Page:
Why Should Egyptians Worry About The Ukraine?

Egyptian wheat (Egytpian guy carrying pallet of flatbread)
A man carries bread on wooden racks to be sold to customers in Cairo, April 11, 2013.

When Russian President Vladimir Putin declared that violence in the Ukraine would be a “last resort,” on Monday, the ruble strengthened and oil prices fell on easing market fears. But Ukrainian grain exports could still be a problem, especially for the world’s largest wheat importer.  

“Whilst we do not expect significant disruption to the supply of any commodities, there is much greater potential for exports of grain from the Ukraine to be interrupted than energy supplies from Russia,” Tom Pugh, a commodities economist at Capital Economics, said in a report.

“While the risks to energy prices may be relatively small, Ukraine is one of the largest producers of grain in Europe, so crop prices could be more vulnerable,” he wrote.

Ukraine is the fifth-largest grain exporter worldwide, accounting for roughly 16 percent of global corn exports and 6.3 percent of wheat, according to the United States Department of Agriculture.  

Egypt imports more wheat than any other country in the world. Though the conflict between Russia and Ukraine hasn’t caused any problems yet, future price fluctuations could create further tension for an already-tense market.

The benchmark Paris milling wheat for May was up 0.9 percent to hit a three-month high on Wednesday, Reuters said.

Though economists don’t expect a supply shock any time soon, potential problems at Ukrainian ports or a delay in the spring planting season could cause trouble down the line.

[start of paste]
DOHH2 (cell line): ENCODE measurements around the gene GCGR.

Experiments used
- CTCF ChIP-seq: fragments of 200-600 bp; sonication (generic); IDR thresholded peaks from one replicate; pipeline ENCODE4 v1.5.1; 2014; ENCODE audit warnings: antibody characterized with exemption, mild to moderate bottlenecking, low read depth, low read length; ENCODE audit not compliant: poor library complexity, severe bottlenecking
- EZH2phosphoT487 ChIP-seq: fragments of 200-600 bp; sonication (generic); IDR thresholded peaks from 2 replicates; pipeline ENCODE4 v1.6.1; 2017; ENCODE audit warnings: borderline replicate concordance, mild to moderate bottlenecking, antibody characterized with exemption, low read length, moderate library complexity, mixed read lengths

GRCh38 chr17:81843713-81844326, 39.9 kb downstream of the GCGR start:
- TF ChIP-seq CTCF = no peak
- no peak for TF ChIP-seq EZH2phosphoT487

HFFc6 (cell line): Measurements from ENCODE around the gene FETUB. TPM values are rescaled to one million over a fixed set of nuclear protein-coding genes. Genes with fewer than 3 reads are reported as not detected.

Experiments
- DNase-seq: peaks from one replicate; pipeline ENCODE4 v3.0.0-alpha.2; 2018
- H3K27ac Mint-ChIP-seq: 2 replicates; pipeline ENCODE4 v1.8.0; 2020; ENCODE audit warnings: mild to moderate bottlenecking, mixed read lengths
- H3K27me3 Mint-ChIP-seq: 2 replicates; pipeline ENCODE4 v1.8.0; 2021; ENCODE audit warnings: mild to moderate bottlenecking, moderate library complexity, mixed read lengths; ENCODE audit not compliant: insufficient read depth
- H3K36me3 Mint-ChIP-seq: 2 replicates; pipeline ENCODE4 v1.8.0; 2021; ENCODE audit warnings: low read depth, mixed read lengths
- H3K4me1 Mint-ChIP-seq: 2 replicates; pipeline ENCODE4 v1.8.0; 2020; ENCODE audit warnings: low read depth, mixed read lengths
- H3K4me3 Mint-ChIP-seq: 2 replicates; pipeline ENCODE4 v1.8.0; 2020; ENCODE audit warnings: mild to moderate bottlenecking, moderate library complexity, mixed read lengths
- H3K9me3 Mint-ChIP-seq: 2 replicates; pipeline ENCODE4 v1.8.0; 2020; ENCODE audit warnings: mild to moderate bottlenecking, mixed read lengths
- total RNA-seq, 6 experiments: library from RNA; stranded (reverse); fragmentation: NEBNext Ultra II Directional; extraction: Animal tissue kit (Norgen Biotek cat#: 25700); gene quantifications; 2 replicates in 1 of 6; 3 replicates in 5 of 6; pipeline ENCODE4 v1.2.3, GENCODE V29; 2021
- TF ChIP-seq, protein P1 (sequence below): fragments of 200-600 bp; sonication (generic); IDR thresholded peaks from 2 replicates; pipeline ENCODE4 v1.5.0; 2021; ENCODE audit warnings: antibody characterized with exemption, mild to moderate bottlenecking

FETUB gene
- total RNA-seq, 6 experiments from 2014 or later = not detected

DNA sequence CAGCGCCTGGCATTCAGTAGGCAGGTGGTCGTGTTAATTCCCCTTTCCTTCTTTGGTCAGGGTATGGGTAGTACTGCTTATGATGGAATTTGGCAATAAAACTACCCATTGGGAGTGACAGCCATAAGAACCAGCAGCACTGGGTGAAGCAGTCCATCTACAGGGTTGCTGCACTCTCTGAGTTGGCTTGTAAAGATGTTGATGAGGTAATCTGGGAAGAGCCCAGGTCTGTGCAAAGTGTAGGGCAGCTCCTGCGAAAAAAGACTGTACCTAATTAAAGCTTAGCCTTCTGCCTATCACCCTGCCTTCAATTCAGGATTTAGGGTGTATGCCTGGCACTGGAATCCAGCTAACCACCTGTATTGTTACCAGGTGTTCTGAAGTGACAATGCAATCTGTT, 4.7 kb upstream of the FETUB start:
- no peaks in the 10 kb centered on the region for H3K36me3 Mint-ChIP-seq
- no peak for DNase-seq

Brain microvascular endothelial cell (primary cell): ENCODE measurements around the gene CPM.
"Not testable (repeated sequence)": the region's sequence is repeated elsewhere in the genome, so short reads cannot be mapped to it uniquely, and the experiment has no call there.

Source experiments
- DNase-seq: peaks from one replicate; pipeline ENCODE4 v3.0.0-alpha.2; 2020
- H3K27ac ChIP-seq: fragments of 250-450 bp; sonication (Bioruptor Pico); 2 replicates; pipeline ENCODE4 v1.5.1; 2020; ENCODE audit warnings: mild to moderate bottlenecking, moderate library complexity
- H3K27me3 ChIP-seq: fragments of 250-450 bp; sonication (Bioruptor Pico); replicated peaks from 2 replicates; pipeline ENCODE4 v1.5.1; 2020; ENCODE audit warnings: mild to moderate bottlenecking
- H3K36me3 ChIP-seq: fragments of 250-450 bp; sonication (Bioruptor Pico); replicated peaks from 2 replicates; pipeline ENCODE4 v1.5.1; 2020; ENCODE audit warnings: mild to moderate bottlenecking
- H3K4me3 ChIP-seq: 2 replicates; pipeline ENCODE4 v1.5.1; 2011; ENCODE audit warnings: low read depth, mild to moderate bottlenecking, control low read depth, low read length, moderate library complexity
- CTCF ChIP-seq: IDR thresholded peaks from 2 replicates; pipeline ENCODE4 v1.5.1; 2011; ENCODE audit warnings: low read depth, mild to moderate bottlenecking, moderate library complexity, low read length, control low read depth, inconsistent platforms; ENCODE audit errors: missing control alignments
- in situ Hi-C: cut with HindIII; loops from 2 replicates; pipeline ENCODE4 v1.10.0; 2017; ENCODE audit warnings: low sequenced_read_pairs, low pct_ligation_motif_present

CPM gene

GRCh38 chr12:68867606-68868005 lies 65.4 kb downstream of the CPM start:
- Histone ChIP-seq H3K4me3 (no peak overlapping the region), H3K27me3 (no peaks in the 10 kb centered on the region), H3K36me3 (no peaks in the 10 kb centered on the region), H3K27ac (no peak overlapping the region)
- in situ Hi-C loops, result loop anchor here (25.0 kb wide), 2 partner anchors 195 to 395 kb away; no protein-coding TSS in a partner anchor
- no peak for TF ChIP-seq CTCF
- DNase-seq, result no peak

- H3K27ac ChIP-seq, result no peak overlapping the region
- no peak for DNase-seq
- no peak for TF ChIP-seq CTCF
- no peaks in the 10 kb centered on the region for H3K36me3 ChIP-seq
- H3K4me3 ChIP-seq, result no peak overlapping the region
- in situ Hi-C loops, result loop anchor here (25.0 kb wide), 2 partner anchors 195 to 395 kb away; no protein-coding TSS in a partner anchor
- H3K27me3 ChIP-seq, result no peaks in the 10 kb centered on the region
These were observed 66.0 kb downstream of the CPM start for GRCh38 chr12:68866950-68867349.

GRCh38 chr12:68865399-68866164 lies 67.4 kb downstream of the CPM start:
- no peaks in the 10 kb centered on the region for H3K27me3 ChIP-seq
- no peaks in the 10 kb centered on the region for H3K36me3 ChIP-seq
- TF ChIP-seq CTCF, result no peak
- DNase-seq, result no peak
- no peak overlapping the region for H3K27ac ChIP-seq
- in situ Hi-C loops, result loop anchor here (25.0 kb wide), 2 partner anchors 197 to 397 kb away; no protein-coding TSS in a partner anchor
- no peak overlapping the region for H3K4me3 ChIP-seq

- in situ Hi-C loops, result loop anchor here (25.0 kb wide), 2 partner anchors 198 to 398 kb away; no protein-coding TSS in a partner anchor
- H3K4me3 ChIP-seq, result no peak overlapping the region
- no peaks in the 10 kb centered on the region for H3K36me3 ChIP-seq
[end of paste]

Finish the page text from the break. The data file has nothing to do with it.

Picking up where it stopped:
Ukraine sends six hundred metric tons through its ports every week, so even one or two disruptions could have wide implications. Two major ports are Sevastopol, in the Crimea, and Odessa, where pro-Russian rallies have occurred.

Meanwhile, the country’s army reserves would include most men under 40-years old. If they were called into service, it could seriously disrupt the spring planting season. Again, this is only a possibility.

“For now we think that disruption to grain supplies is unlikely,” Pugh wrote, adding that the price of wheat should fall to $500 per bushel by the end of the year.

Though Egypt imports about 10 million metric tons of wheat every year, officials have stated there's no need to worry. But experts are keeping a close eye on the situation.

“They’re a huge importer of wheat and that’s what I’m worried about,” Matthew Spivack, practice leader for Middle East and North Africa at Frontier Strategy Group, an advisory firm for multinationals that operate in emerging markets, said. “It’s just something else that adds to volatility.”

Egyptian officials, however, have emphasized that the country is prepared.  

“Egypt’s imports of wheat will not be affected by political events that Ukraine is witnessing,” Mamdouh Abdel Fattah, vice chairman of the main government wheat buying agency GASC said on Saturday, according to Reuters

On Monday, the Egyptian supplies minister said the country had enough stocks to last until June.

Like other countries in the region, many Egyptian food products are highly subsidized. Citizens purchase loaves of bread for about $0.01 each, a program that costs the government about $3 billion annually. 

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